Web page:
Paddy: And I wanted to use those devices to make something much more languid and – let’s not be shy about it – old fashioned. if you like. Old fashioned style songs. But I love it. And l don’t know any other way to describe it. I actually love it. I meet one or two people who think some of my best songs are on it and then I’ll meet people – for whatever reason – (who) have not listened to it closely or they prefer it when it‘s… I don’t know…
Y3: For me, I will probably come back to it in a couple of years and like it more. And for me, the b-side “Dragons” is my favorite song from that period.
Paddy: “Dragons” was from an earlier period and it was written in a different style. It was more like, to be honest, a disco record. And when this guy Jimmy Nail was making his program about the songwriter that was one of the songs I submitted to him and I needed to do it in a way that he would understand. And I thought a dance song didn’t suit the character he was writing for. It needed to be guitar-based, more folky, more countriﬁed. I might be up to recording that again properly. I’m glad you like it. it’s simple.
Y3: But it has an emotion to it that cuts right through.
Paddy: I did that in my house the singing’s pretty rough and the guitar playing’s pretty rough.
Y3: Even as rough as the singing is it hits. Every time l hear it and the vocal comes on it’s like a John Lennon-take.
Paddy: I’d forgotten that was on a B-side.
Y3: So what is the concept of the new record? Is there a concept‘?
Paddy: Yeah. the new record is the material I wrote for this guy I was telling you about in the mid-’90s and although it did very well in the UK, I don’t think it was released in the states. A lot of the songs l really liked. I think you might enjoy it because it’s not as fussy as Andromeda Heights and it’s certainly more “live” in its atmosphere and a bit plainer. It’s closer to “Dragons” than “Andromeda Heights,” the title track. The theme is really. the mythic west, there’s a song called “Cowboy” another one called “Gunman.” I do a version of “The Streets Of Loredo.” Do you remember the old cowboy song‘? You will know it. but we radically re-work it, as you might expect. It is very different as a record to Andromeda Heights that’s for sure.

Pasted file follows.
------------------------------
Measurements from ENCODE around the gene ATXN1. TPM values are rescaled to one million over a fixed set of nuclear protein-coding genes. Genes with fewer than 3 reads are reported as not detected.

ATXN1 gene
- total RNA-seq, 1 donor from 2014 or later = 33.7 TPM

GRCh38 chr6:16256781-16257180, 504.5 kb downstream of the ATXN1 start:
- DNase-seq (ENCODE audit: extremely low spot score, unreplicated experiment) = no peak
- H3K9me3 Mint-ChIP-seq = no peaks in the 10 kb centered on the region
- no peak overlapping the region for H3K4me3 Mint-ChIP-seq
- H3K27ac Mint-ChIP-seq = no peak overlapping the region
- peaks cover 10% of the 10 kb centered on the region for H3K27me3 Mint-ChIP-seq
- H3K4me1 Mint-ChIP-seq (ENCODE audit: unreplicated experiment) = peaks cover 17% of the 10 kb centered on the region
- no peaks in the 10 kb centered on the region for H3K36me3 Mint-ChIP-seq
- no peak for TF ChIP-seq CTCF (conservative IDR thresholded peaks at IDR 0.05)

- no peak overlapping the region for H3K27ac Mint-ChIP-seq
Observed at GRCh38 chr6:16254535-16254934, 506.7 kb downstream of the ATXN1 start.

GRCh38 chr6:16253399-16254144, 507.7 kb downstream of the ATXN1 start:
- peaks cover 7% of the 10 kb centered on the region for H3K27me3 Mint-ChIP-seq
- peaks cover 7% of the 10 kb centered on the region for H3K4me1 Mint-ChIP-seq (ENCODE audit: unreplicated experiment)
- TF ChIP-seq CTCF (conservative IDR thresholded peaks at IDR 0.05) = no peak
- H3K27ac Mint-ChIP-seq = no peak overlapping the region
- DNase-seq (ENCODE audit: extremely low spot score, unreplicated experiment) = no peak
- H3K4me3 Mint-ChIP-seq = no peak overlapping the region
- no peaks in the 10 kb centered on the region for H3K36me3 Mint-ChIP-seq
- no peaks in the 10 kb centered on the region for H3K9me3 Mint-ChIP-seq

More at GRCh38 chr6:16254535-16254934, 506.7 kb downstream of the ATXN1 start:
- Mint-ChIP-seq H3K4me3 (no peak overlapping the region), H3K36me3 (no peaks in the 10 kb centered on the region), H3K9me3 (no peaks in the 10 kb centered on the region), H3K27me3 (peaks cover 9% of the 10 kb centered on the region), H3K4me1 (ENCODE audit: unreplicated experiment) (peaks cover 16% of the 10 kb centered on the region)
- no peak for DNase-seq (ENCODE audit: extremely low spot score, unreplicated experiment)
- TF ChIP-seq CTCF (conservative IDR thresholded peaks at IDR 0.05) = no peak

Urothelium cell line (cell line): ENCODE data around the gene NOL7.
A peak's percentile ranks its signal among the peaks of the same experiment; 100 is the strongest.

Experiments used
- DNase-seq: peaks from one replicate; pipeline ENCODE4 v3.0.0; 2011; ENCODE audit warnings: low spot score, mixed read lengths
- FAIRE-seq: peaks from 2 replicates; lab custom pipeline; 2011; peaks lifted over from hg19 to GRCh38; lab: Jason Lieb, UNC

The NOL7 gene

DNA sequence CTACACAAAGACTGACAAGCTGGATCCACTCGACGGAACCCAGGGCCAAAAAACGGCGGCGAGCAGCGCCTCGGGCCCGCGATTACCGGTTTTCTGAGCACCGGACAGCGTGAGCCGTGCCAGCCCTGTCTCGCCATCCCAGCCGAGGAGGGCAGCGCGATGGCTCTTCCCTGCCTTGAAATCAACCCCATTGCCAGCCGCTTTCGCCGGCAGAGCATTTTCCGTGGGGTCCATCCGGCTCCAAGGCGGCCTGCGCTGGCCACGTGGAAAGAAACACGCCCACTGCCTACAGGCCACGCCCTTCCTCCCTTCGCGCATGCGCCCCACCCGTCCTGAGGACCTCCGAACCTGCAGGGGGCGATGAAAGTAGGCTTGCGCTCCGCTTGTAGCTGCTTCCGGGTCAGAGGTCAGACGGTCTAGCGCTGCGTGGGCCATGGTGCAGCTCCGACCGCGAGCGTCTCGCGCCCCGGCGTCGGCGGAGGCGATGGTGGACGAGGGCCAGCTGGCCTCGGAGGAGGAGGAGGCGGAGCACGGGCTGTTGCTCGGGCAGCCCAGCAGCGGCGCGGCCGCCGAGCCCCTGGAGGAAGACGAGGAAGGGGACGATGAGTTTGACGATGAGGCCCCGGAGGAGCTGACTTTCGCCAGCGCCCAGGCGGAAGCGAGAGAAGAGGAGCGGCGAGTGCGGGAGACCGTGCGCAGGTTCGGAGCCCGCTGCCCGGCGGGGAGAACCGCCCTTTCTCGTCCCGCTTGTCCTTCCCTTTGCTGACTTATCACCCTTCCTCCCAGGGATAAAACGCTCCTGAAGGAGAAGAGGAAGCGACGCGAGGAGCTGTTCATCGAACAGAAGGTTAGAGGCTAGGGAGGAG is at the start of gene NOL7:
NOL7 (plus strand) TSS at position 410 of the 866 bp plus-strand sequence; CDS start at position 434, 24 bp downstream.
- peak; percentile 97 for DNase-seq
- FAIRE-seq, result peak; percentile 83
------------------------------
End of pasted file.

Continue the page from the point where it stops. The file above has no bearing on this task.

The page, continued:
Y3: What was released from the TV show‘? Was it a British deal?
Paddy: Yeah, it was an album. The guy, his name is Jimmy Nail. He is an actor and he sings and the story – roughly – the plot idea was that he was an English guy working in an English factory in the North-east of England where I live. That’s why he asked me because he thought I would understand the tone of the way life is up here. He wants to be a songwriter and he’s a writer of vaguely country-ish way. So I kinda had a theme to go with for him. He recorded these things and sold about a million copies or thereabouts in the UK alone. He was at the top of the charts for weeks with it. I did quite well out of that. I had three or four songs on his ﬁrst album and then had another three on a follow-up to it.
Y3: Did you sing on any of them?
Paddy: No. I just wrote them for him in a style that was slightly different with the kind of attention to lyrics you might expect, but quite melodic. They could be played on an acoustic guitar. Do you know Jimmy Webb‘?
Paddy: Right. I mean I’m not putting myself in that category or class. but I suppose if I had a model of someone like a Jimmy Webb or even to a lesser degree, Springsteen style. where you could pick the guitar up and strum these and it would be pretty evident what the guy was singing about. The methods weren’t too fancy or obscure. And he did real well. And I always. at the back of my mind if I do write for someone else I think, “What am I gonna do if this guy doesn’t like them?”And so I planned all the time if it didn’t work out or if he didn’t care for them we would record them. So finally we’ve gotten around to doing it.